A friend of mind called me the other day to ask my advice. After telling me the issues he was facing, I made some suggestions.
He rejected all of my suggestions.
As is always the nature of our discussions, we went through three hours of arguments and counter arguments.
At the end he told me, ‘you know what Romeo, I just want your support not your advice’.
Based upon that statement, I knew my friend was not seeking a solution to his problem, he simply wanted to vent.
Since the horrific murder of George Floyd, demonstrations have taken place globally. Now that those demonstrations have fizzled out, what is the way forward?
Most black people consider the demonstrations a success because of the token gestures promised by authorities.
Statues are being removed, union flags brought down in the US and corporations promise reform of employment practices.
Many of those measures are step in the right direction but they do not address the structural issues underlying race relations in the US or UK.
And no amount of demonstrations can address those structural issues.
What is required are deep rooted reform for which there is no political will.
The current status quo benefits a certain sector of society that is unwilling to voluntarily give up its perks to right historical wrongs.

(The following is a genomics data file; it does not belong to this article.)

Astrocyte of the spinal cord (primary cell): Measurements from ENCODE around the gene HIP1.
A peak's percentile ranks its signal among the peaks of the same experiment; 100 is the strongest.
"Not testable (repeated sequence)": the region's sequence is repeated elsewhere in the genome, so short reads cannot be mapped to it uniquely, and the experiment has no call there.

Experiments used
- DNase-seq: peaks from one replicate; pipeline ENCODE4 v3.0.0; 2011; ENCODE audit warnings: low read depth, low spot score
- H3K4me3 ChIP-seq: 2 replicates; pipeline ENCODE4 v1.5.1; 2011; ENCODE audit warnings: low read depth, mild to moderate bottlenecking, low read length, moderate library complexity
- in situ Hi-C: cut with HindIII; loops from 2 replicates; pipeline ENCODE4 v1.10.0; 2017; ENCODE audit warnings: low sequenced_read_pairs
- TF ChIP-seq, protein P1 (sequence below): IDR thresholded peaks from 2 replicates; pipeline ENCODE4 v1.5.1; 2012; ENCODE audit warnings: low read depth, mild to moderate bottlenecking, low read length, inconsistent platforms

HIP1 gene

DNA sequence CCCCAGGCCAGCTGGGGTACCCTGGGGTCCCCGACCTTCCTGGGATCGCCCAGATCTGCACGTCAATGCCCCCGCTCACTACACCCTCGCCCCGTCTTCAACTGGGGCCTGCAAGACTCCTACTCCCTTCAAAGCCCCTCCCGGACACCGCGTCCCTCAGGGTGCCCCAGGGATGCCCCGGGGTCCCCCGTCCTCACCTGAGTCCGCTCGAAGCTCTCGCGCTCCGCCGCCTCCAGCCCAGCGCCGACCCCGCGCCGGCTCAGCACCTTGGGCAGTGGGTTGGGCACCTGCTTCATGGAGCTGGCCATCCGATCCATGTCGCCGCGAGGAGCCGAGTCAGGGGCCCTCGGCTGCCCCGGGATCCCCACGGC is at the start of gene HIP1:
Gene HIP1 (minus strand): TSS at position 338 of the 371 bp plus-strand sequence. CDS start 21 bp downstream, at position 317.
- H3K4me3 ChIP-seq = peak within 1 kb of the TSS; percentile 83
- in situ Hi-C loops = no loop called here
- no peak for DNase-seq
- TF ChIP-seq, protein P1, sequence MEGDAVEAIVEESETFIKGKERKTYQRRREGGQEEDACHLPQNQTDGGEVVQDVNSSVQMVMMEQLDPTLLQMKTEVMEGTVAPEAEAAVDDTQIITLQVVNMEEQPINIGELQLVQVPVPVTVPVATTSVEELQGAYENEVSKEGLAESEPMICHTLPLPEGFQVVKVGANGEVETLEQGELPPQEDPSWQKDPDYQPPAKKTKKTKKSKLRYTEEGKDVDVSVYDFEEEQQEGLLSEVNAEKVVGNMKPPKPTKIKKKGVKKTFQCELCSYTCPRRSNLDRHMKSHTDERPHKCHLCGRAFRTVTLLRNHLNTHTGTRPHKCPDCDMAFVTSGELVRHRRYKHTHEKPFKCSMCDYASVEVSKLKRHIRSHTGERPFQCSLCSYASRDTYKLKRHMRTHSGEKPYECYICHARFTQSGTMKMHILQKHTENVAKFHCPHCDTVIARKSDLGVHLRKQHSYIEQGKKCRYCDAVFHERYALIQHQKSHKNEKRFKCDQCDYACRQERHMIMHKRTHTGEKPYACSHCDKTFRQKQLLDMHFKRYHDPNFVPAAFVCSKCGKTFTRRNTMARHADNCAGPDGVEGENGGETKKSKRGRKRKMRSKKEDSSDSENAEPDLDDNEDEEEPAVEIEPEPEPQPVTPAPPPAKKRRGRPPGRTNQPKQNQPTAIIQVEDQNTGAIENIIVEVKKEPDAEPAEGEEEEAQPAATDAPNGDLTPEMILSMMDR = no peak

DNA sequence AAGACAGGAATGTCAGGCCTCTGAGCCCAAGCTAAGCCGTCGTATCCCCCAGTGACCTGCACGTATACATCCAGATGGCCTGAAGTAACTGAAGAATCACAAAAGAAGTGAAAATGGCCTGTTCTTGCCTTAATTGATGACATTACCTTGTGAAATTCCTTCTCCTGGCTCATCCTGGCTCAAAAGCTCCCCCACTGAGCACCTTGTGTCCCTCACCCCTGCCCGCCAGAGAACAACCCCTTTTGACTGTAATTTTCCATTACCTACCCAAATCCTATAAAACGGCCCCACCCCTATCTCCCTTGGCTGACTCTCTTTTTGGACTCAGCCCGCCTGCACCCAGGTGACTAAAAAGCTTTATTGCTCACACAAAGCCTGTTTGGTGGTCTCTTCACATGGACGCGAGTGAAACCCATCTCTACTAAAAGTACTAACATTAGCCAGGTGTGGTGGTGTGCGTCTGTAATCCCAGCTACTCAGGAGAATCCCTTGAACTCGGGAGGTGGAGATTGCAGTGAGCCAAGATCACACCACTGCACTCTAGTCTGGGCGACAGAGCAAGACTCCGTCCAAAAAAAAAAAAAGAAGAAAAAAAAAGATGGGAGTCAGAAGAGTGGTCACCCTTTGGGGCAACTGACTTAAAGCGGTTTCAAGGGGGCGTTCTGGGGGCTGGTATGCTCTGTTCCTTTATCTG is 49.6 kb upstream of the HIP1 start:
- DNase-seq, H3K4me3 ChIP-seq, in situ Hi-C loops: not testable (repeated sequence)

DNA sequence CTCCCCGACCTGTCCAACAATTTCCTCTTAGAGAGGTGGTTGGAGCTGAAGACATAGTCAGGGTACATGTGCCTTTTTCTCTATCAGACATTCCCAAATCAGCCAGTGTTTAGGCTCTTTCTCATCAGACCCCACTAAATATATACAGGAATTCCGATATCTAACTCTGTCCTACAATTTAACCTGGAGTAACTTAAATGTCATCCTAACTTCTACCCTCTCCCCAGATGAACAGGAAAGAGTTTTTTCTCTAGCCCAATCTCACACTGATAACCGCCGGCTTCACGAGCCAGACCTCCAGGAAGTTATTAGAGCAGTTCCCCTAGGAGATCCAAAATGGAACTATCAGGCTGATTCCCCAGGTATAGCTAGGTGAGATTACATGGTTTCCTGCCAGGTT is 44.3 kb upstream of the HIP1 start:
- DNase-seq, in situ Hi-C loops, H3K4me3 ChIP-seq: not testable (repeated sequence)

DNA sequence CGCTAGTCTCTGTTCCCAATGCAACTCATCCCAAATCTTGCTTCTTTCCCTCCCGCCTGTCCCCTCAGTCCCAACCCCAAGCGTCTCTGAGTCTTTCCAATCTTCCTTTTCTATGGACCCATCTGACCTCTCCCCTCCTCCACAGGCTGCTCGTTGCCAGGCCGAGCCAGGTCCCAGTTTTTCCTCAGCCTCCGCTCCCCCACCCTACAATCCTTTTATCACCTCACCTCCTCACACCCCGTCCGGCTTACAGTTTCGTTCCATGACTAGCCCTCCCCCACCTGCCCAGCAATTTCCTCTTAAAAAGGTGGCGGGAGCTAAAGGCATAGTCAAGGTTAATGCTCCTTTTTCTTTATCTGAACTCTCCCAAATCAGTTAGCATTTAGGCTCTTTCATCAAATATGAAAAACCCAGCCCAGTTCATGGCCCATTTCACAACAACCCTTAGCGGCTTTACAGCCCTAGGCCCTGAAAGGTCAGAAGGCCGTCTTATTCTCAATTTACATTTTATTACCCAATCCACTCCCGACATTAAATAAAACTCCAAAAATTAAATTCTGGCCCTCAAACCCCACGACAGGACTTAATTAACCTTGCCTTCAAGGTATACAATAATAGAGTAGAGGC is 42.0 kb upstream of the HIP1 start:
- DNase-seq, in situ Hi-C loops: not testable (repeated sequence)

The only actions that would enable the type of change needed to root out institutional racism is some in the black community willingly giving up their own perks for the greater good of the community.
We cannot expect white folks to willingly give up their privileges for the benefit of black folks while we keep our privileges.
The road to racial equality is going to be messy.
It will demand sacrifices on both sides.
If black people expect white people to give up their privileges for us, we need to be prepared to give up some of our privileges ourselves.
In these series of articles, I will be outlining the privileges black folks need to be willing to sacrifice if they expect the same from white folks.
Like my friend, a lot of my black brothers and sisters will not like the suggestions I will be making because they demand sacrifices.
We have been conditioned to solve complex problems with simple solutions.
But there are no simple solutions to the fight for racial equality.
Rosa Parks refusal to give up her seat was not simple.
Mohammed Ali refusal to go to Vietnam was not simple.
Martin Luther making the ultimate sacrifice with his life for racial justice was not simple
Nelson Mandela twenty-seven years in prison was not simple.
The suggestions I am going to make are not going to be simple.
But we have a choice of two simples:
We continue demonstrating and hoping someone is going to give us racial equality or we make the difficult decisions now for a simple life tomorrow.
When my friend calls me to complain these days, I just listen. I know he doesn’t want a solution, he just wants me to listen.
Let’s see which choice my black brothers and sisters will make.
Go to part two of this article for the actions I believe will bring about true racial equality.